We caught up with a young man who had been staying at Neill Forks hut at the Cone ridgeline, after the 700m climb (there weren’t any young people for us to pass yesterday as none of them were brave or stupid enough to do the route we did). It was another glorious day, and we were able to look across to the hideous contour of where we had walked yesterday, incluing the vicious dracula teeth of the Tararua Peaks. We lunched on Mt Cone, admiring the view, drying out the tent and testing out the legitimacy of our sunscreen.
It was so meltingly hot it was a relief to drop back into the bush, down a gentle (for the Tararuas) umbrageous trail to Cone hut, notable for being the second oldest hut in the park, built by the Tararua Tramping Club from totara slabs in 1945 (and opened in 1946). We rested our legs and rehydrated there for half an hour but our desination for the night was Tutuwai hut, beside the Tauherenikau river. The final piece of track was flat and easy going, but we were tired and had to concentrate or there could be consequences – such as when I dazedly walked into another patch of ongaonga. At least the stinging took my mind off my feet.
It was a little discombombulating that none of the DOC signs mentioned Tutuwai hut, and the sign marking the turnoff to the hut had been shot to pieces, but we were confident of its existence, as we had been there before, and sure enough, we found it, although the previous track to it had slithered away in a landslide. We were welcomed by a panting husky (Big Fudge) and a passed-out German (Patrick), who was so overcome by his walk in along the river from Kaitoke car park that he’d strewn his boots and shirt around the hut and collapsed onto a bunk. He regaled us of the difficulties of his 16k walk, seeming to expect us to be impressed, but all I could muster was a grunt and a raised eyebrow. We escaped down to the river for the best swim I’ve ever had in my life. So cool, so sweet, so utterly delightful. Oh the joy of being clean, fresh and well-exercised.
Day 5: Monday 3 January, 2022. Tutuwai hut to Kaitoke carpark, and home.
Started 7.15am, finished 11.50am.
Word of the day: Comedogenic, tending to block pores of the skin and cause blackheads or acne
We were roused early by Patrick and two other young fellows who wanted to crack on with the river track before the heat of the day. We gave them a decent head start, to make catching up with them more of a challenge, then set out to discover the tribulations of the track that Patrick had been so vocal about. There was a slip or two that required a bit of scrambling and heaving, a few windfall diversions, but nothing much to write home about. The most disturbing part of the walk was finding a fresh dog poo, that I almost trod in, courtesy of Big Fudge. This elevated the pursuit of the young man from a mild amusement to an outright act of umbrage. Patrick was not going to get away from me before I gave him a piece of my mind, and not a happy piece.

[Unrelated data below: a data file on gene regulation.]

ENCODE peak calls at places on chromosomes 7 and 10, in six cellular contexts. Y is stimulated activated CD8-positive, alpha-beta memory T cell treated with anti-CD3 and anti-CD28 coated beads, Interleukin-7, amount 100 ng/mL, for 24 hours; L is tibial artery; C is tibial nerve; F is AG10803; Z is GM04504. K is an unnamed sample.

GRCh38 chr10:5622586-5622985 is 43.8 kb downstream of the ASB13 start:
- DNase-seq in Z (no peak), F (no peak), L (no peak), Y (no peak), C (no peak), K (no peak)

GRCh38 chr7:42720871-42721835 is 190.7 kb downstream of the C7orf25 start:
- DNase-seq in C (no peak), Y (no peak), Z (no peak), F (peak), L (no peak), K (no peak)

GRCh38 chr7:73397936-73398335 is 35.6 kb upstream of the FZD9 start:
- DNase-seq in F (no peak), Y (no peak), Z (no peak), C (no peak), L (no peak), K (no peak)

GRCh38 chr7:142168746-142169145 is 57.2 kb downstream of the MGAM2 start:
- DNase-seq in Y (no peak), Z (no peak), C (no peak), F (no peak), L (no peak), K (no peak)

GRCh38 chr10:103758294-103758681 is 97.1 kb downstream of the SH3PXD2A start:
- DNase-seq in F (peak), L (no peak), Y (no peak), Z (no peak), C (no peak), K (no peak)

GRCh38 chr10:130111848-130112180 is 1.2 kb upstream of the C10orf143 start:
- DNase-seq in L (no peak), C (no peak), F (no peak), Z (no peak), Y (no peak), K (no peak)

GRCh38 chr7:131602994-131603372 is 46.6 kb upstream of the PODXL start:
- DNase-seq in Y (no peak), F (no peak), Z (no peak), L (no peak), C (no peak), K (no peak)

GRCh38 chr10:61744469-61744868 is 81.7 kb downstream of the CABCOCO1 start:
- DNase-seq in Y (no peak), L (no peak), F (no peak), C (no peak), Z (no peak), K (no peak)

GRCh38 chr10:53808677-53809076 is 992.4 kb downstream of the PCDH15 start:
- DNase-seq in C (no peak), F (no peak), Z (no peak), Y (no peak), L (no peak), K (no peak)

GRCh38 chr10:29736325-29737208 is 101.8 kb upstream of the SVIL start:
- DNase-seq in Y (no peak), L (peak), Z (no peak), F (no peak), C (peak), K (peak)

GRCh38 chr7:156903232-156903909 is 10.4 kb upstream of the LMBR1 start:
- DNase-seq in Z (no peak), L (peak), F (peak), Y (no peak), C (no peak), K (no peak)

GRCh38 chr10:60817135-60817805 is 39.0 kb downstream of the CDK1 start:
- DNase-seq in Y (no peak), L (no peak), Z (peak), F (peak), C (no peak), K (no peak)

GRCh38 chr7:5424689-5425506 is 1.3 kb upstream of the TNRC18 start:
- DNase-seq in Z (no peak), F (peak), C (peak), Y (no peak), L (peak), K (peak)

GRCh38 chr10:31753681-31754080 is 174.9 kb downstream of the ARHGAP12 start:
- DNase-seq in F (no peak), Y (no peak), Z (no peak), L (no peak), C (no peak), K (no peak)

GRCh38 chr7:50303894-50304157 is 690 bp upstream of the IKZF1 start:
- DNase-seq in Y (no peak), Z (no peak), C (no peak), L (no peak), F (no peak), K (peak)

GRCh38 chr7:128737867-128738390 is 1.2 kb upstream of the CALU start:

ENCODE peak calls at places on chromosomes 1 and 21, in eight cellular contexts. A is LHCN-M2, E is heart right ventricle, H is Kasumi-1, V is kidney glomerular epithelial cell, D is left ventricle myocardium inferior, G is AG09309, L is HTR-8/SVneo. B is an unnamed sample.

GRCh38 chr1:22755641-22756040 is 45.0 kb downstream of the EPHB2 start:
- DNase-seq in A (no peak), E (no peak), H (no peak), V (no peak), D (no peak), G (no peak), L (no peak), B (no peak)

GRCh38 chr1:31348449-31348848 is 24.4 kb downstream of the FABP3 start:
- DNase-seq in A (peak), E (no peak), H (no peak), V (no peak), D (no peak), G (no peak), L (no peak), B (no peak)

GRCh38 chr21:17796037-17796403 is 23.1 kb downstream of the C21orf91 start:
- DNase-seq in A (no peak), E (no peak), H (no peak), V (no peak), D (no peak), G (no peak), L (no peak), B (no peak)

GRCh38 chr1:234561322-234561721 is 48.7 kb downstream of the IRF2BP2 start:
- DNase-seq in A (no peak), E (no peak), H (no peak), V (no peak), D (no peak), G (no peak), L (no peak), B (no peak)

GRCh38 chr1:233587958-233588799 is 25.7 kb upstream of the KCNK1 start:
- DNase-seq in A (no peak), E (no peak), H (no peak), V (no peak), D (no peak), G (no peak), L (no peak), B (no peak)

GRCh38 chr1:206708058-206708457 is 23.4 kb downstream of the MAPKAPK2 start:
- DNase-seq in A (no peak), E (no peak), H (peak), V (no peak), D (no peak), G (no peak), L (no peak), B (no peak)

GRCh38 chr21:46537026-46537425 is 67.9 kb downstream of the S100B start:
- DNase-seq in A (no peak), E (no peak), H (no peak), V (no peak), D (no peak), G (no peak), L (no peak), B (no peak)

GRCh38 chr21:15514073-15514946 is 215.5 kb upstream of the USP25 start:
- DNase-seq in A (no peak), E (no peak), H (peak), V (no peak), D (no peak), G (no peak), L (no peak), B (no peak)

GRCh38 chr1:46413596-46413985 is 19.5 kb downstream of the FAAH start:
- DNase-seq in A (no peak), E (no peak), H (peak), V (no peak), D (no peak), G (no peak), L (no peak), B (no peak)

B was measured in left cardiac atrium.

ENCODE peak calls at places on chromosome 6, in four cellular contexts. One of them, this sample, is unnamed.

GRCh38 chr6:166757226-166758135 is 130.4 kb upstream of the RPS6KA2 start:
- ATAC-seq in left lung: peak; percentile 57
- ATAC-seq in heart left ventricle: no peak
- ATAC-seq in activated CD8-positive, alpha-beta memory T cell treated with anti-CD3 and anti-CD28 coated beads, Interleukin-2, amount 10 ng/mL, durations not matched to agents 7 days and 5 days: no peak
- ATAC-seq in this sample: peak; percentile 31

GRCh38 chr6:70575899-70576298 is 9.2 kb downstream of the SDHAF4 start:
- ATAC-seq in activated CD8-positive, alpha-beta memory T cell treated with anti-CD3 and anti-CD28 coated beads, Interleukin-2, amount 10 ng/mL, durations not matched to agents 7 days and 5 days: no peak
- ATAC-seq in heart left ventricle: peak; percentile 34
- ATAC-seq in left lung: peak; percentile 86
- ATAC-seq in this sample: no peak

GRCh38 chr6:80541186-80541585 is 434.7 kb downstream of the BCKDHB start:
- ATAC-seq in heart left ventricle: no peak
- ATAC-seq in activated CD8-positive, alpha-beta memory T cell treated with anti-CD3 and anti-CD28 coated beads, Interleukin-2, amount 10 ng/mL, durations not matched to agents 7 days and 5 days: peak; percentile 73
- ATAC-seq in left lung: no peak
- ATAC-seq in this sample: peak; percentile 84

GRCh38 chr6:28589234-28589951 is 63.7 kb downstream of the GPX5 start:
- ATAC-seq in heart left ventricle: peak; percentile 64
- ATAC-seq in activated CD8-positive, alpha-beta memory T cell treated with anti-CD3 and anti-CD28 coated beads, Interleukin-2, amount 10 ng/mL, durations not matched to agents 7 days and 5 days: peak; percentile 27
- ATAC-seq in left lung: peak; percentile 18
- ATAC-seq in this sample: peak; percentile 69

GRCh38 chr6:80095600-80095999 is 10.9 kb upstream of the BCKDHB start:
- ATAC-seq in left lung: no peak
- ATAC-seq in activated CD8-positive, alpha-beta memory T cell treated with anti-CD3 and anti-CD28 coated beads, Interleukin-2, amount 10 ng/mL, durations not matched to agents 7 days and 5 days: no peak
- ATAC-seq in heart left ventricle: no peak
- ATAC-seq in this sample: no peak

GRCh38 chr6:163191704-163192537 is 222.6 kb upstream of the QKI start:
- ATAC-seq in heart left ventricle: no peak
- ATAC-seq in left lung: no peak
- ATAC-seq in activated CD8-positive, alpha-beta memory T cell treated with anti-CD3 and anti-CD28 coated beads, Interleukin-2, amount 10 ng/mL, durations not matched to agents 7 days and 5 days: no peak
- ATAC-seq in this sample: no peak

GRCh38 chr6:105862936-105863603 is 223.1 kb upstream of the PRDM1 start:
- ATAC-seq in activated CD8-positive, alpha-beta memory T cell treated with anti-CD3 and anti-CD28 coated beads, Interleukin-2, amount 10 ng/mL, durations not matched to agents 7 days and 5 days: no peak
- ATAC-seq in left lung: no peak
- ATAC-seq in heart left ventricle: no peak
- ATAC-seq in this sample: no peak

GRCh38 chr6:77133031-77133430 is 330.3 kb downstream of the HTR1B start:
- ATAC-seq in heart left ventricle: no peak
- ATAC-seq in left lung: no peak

Still, we took time out to enjoy the final muesli bar of the day, and practise cricket manoeuvres at an unexpected memorial pitch, before a small slog up the aptly named Puffer Saddle and down to Kaitoke carpark. My legs had recovered from the DOMS, and were so full of fire and energy that we left the two young men from the hut in our dust. We found Patrick collapsed under a tree and he looked vaguely contrite when I rebuked him for improper disposal of Big Fudge’s excrement. That accomplished, it was back to Wellington for a well-deserved ice-cream.
From every tramp, there are always important lessons. From this one, I learnt that I should take the non-comedogenic sunscreen, even if it is a few grams heavier. That man, and woman, can live on rice and vegetables, especially if seasoned with Pic’s peanut butter and coconut cream powder. That if seasoned NZ tramper Shaun Barnett describes a route as ‘a challenging traverse that requires a good head for heights’, that’s probably one to avoid. All valuable wisdom that I will take into my next wilderness experience. Which is planned for February this year, kicking off with the Paparoa track in Westland, the only Great Walk I have yet to complete, then various adventures in the South Island. I’m hoping the tramping with migraine will be dwarfed by the tramping without migraine, which is infinitely superior, but will take what comes.